One common problem in these presentations was that students placed too much text in a frame. When shown a frame with a few carefully chosen words and one that was loaded with wordy bullet points or long paragraphs of historical context, students could easily see which frame was the stronger one. By the end of the semester, most students demonstrated the ability to use only essential words in a frame. Needless to say, this exercise develops their critical thinking skills because they must decide which words best articulate their claims and which ones to leave out.

More challenging was the problem with the images they chose for illustrating their frames. The solution led students to become familiar with online image archives. For example, in a discussion on Joseph Mitchell’s 1930s essay “Drunks,” the group illustrated a question with a clip art image of a beer mug, circa 2012. We compared it to an image of a fancy hotel menu from the New York Public Library’s online collection that had been used to illustrate another group’s discussion on Edith Wharton’s short story, “After Holbein.” Though it seems rather obvious why the latter image was much better than the former, many students expressed puzzlement and/or indifference. Through class discussion, they came to understand why a cartoon beer mug sheds little light on New York’s early twentieth-century saloon culture. As a result, they became acquainted with the many fabulous digital archives of images, from the New York Public Library to the Library Congress, and their use of them helped make the course readings far more alive and vital to them than if they’d stuck to the first image to pop up on a Google image search.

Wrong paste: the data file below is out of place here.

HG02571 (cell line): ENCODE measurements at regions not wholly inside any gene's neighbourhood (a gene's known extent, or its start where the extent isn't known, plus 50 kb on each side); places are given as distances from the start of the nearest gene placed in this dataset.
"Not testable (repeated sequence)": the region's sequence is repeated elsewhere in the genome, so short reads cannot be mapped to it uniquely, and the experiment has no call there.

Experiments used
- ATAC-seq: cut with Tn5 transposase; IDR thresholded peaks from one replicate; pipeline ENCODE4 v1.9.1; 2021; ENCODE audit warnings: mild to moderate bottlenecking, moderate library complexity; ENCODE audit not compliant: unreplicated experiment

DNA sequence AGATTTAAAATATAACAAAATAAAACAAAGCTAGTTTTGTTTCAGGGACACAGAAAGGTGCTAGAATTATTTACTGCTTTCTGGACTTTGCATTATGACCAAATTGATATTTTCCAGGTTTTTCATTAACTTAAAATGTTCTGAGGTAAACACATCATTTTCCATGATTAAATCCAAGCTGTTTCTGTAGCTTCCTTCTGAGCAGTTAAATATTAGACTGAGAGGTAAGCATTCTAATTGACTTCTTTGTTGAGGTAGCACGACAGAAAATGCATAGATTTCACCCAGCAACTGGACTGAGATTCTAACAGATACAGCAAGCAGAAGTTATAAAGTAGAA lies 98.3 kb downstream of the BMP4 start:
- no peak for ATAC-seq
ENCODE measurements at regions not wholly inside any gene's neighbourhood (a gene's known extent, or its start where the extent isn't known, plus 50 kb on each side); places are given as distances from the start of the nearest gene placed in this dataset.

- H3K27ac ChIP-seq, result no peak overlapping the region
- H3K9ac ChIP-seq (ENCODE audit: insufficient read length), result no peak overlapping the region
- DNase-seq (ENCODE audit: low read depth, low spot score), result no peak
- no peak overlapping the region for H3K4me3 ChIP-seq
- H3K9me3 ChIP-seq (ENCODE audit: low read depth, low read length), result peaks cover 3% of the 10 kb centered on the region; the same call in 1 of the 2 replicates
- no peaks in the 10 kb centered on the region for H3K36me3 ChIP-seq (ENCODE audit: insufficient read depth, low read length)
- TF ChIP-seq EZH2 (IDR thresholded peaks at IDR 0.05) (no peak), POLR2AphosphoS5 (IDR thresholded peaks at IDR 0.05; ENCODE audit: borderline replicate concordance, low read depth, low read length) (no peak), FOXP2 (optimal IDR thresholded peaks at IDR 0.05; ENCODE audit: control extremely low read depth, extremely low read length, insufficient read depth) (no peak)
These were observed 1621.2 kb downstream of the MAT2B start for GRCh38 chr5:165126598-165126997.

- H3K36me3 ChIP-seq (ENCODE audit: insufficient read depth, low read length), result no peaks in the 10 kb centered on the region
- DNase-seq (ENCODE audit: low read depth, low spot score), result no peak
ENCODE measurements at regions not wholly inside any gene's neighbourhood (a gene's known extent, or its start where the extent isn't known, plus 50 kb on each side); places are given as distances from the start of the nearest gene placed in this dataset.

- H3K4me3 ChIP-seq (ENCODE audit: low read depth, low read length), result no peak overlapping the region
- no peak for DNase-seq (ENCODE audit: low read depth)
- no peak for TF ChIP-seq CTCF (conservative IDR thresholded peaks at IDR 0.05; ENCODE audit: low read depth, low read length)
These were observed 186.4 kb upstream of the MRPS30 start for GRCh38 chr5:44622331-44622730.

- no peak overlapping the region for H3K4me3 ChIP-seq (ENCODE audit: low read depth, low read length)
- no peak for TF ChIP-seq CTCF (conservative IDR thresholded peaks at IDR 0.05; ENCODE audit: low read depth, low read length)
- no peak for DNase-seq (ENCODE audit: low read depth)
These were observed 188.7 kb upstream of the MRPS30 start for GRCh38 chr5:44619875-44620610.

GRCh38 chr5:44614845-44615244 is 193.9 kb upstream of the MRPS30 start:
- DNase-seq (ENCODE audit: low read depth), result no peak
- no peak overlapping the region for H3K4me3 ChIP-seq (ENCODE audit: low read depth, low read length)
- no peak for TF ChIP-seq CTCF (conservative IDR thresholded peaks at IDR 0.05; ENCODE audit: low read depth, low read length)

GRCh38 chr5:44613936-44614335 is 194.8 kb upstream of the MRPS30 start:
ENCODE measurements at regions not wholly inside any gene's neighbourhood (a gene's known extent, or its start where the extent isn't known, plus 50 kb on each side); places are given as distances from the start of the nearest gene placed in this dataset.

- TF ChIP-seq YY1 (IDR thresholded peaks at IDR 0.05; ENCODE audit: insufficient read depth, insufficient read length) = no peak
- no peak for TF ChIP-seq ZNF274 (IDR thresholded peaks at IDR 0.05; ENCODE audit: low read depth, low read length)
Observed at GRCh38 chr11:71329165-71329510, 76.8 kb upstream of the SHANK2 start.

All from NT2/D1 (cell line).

Asking questions
Asking a good question was by far the most challenging part of the assignment. This, in fact, surprised me. But it quickly became to clear to me that my students are rarely asked to ask a question in class. They’re much better at answering them, particularly if they’re asked to give factual answers. Thus, many of the questions they asked were about facts: “Who is Peter Lick [a protagonist Mark Helprin’s Winter’s Tale]?” “What is the weather like in Winter’s Tale?” When these questions were posed, I sensed the rest of the class’s boredom setting in–though few students understood why these questions failed to stimulate them.

After the first discussion, we critiqued the questions themselves. Comparing the more successful questions with others that fell flat, students learned the difference between a simple question and a critical one. They discovered that making a critical question can be as simple as changing the wording. Instead of asking “what is the weather like,” ask “why is the winter important in Winter’s Tale?” or “what role does snow play in Winter’s Tale?” Questions that begin with “how” or “why,” questions that engage wider issues and themes, questions that hone in on the significance of a single word or image that reappears throughout the book, questions that engage context–such as comparing the state of New York City in the 1970s, when Helprin wrote his novel, with the New York portrayed in the book–helped us dig out textual meaning and create lively discussion.

Delivery of the question posed yet another challenge: Often, students would ask the question and then, without taking a breath, proceed to answer it. The best method I’ve found for addressing this is to interrupt the student in a friendly way and ask them to hold off giving their answer. Some students drowned the class with a lot of context before asking their question. Best method: interrupt in a friendly way and ask student to just ask the question and supply the context later, if necessary.

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As a result of this assignment, my students brought to their final research projects strong skills at asking probing questions about their chosen subject, and I think this led them to finding better, deeper answers. Standing in front of the class within the safety of their group as they led a discussion, as well as other group presentations, gave them experience in public speaking and prepared them for individual presentations of their final projects at the end of the semester. They were confident, practiced, and provided some terrific answers to good questions they’d posed to themselves.